I am a Three Mile Island baby.
What I mean is I was in college in 1979 when America’s first major nuclear plant accident occurred. I was 100 miles away. Had things gotten bad, and the wind changed….
Since then I’ve studied nuclear evacuation zones and how they are supposed to work.
That’s why I filed a federal Freedom of Information request one year ago seeking records of a June 7, 2021 fire inside the Comanche Peak nuclear power plant. The reactor is outside the city limits of Glen Rose, 60 miles southwest of downtown.
I wanted to test the U.S. Nuclear Regulatory Commission’s response to an open records request. How forthcoming would this important but often overlooked federal agency be?
The answer is in. The NRC failed The Watchdog’s test. They ignored my request for a full year. It wasn’t until I contacted them last week and reminded that I had a year-old request that was unfilled that they reacted. Otherwise, I’m fairly certain that my request would have gone unanswered forever.
Grade? I give the NRC an “F” for this.
When I made the request on Aug. 23, 2021, some of the facts about the fire were already publicly known. There was a fire in the plant’s main transformer that was put out by the plant’s fire department. External fire departments were not called in.
After that, the plant’s Unit 2 was shut down for two weeks for repairs, and then it went back online.
Our reporter, Marin Wolf, did an excellent job covering the event in two stories.
What I didn’t know a year ago was that there would be a war between Russia and Ukraine, and that nuclear power plants would be used as strategic points of combat.
Russia has taken control of two plants in Ukraine and is using them as weapons in the conflict. Nuclear plants there are crucial, highly-dangerous sites in the ongoing battle.
Reuters reported that the battle for control of one of the plants “could trigger catastrophe.”
Here in the U.S., the first new nuclear plant to power up in decades is getting ready to go online in Georgia.
For me, these developments gave my request more urgency.
The last study I made of the Comanche Peak evacuation plans was in 2011. I studied hundreds of pages of evacuation plans I received from the NRC through the Freedom of Information Act. Little details were somewhat alarming.
In the event of an evacuation, records stated that pets were not allowed in the “reception centers” outside the evacuation zones.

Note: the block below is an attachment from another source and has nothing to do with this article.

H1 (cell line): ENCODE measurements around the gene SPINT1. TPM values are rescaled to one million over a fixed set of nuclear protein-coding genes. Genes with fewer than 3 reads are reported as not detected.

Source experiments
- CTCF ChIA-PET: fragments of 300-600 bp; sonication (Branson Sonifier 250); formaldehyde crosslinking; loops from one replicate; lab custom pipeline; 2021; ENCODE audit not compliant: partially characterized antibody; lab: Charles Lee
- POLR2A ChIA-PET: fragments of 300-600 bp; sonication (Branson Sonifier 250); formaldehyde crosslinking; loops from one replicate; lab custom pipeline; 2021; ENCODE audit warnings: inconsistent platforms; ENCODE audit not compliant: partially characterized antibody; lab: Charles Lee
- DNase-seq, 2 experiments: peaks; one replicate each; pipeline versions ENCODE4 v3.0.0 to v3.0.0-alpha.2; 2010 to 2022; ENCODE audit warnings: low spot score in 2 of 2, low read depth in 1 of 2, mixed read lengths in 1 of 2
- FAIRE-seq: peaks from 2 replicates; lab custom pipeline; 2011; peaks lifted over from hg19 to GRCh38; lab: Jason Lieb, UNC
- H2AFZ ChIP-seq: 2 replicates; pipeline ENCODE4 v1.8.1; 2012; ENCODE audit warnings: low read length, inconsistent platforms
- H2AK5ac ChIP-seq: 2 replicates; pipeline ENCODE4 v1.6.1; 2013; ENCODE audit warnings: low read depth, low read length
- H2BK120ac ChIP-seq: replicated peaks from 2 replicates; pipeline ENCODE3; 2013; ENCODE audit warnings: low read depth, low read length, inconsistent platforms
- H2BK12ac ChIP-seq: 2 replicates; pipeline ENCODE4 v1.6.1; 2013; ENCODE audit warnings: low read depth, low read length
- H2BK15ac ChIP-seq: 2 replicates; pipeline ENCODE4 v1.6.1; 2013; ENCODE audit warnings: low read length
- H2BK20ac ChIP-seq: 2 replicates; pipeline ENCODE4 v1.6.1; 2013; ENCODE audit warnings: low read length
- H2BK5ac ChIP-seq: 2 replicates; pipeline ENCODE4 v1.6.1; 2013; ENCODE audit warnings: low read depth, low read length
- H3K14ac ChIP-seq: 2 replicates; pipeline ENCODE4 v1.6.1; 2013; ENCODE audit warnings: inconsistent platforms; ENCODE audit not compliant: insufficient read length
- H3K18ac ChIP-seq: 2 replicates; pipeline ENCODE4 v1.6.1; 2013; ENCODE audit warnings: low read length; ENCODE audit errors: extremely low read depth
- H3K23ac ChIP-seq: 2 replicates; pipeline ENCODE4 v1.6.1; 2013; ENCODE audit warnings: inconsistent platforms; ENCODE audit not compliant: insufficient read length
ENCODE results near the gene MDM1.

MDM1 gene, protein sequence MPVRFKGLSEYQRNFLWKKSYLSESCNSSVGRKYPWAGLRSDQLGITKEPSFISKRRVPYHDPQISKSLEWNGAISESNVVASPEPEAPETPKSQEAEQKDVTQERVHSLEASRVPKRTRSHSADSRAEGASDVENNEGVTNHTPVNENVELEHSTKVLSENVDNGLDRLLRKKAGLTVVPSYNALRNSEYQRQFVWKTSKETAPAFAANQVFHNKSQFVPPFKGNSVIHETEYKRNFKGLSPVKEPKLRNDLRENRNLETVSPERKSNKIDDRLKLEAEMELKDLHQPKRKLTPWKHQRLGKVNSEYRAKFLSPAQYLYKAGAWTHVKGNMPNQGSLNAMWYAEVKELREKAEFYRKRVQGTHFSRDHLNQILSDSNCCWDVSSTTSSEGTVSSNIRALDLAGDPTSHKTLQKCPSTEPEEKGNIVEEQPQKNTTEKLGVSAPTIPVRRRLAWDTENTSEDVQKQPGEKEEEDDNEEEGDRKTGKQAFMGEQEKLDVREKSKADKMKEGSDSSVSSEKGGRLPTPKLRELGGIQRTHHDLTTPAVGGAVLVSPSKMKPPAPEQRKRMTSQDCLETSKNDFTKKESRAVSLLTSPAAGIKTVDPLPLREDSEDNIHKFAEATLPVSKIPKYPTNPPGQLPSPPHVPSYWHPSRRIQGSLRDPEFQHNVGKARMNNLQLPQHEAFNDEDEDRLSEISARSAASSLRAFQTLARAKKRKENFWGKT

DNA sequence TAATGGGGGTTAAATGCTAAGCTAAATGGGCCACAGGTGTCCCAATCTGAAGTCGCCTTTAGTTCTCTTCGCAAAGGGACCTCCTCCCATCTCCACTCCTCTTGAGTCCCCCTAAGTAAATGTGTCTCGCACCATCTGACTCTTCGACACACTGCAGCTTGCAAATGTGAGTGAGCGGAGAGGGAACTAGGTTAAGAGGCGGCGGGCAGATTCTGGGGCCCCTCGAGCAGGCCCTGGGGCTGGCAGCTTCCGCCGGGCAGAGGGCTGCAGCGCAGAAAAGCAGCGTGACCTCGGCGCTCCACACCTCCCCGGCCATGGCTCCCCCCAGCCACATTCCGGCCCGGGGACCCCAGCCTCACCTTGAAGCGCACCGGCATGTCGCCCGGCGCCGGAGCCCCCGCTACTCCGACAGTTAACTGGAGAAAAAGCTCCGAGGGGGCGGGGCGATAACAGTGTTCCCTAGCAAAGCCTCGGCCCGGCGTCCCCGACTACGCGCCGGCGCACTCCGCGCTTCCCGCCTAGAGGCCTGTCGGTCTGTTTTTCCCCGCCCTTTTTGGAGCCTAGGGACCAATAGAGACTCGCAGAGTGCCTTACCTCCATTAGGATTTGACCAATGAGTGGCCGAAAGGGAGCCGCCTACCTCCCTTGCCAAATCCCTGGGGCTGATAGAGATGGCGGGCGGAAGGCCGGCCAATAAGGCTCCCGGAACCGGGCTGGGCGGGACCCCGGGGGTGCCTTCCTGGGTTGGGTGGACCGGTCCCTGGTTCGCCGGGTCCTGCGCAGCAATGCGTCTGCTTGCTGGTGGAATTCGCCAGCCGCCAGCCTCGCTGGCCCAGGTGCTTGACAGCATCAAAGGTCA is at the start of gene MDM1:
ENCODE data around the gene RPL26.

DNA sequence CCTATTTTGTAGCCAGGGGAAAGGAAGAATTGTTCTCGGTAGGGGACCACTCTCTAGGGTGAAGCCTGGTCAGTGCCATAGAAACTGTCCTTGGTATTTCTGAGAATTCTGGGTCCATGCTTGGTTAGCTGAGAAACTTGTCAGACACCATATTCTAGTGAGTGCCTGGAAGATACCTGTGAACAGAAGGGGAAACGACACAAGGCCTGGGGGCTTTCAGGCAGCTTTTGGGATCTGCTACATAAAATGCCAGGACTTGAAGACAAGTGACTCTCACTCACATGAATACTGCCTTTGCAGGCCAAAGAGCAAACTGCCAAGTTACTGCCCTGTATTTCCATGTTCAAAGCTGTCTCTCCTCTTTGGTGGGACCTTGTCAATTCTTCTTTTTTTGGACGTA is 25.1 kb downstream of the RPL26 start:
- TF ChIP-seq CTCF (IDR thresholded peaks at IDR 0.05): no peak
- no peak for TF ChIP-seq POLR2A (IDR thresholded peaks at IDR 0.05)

“Where possible, shelter livestock,” the plan stated. “Leave them with food and water.”
More advice: “Keep your car’s vents and windows closed while driving within 10 miles of the power plant. If you use your car air conditioning, set it on ‘inside’ or ‘maximum’ so it does not pull in outside air.”
“Residents are also advised to communicate with neighbors personally, rather than clogging phone lines.”
How would that happen if you’re in your car, with the vents closed, driving away?
It’s clear to me that chaos would ensue.
A bad battery
Four months after my initial FOIA request I sent the NRC a note with the subject line “Missing in Action.”
“Hello, I’m wondering what happened to my August 2021 FOIA request – NRC-2021-000233.”
I received an acknowledgement of my letter — but no records.
Obviously, this could have gone on forever. Did the NRC forget me?
Finally, last week, I revealed my experiment to the NRC in a note: “It wasn’t so much that I was interested in the information as I was testing your obedience to the FOIA law. Well, the test is over.”
Only then did I receive 45 pages of records from the NRC’s regional office in Arlington.
Flipping through, I see the August 2021 fire is barely mentioned. The package does not contain any incident reports, which I had requested. The records sent to The Watchdog are about post-fire inspections.
One “non-cited violation” found that operators of the plant, which is owned by Vistra Energy, “failed to maintain batteries associated with the steam generator fill pumps.” Those pumps are part of the process used to create steam which is converted into energy that ultimately yields electric power.
One battery was found to be dead, and the battery charger was missing, the inspection report stated.
That single violation was described in the report as being “of very low safety significance.”
Note that I requested any incident reports on the 2021 fire, but in the 45 pages, the word “fire” only appears 20 times.
‘Some valuable lessons’
A statement from the NRC arrived last week with the records. NRC spokesperson Victor Dricks wrote The Watchdog: “We acknowledge the length of time it has taken to respond to your FOIA request.”
He wrote “there were many complex issues” that required federal interagency coordination with owner Vistra Energy.
“This caused delays in our ability to provide you with all the documents you requested in a timely fashion. Looking back, I think we should have released any available documents to you as soon as we determined we could, instead of trying to present you with a complete set of records.
“We have learned some valuable lessons here regarding our processes and recognize that we should have kept you better informed on the status of your FOIA request. Thanks for your patience as I researched the matter. I hope this helps you better understand what happened.”
This is yet another example of a federal agency failing to follow the tenets of the Freedom of Information Act. But how many federal agencies have their own evacuation plans designed to save lives in the event of a nuclear accident?
I’m a Three Mile Island baby, and this is serious stuff. In a world where nuclear plants become weapons of war, this is no time for secrets.
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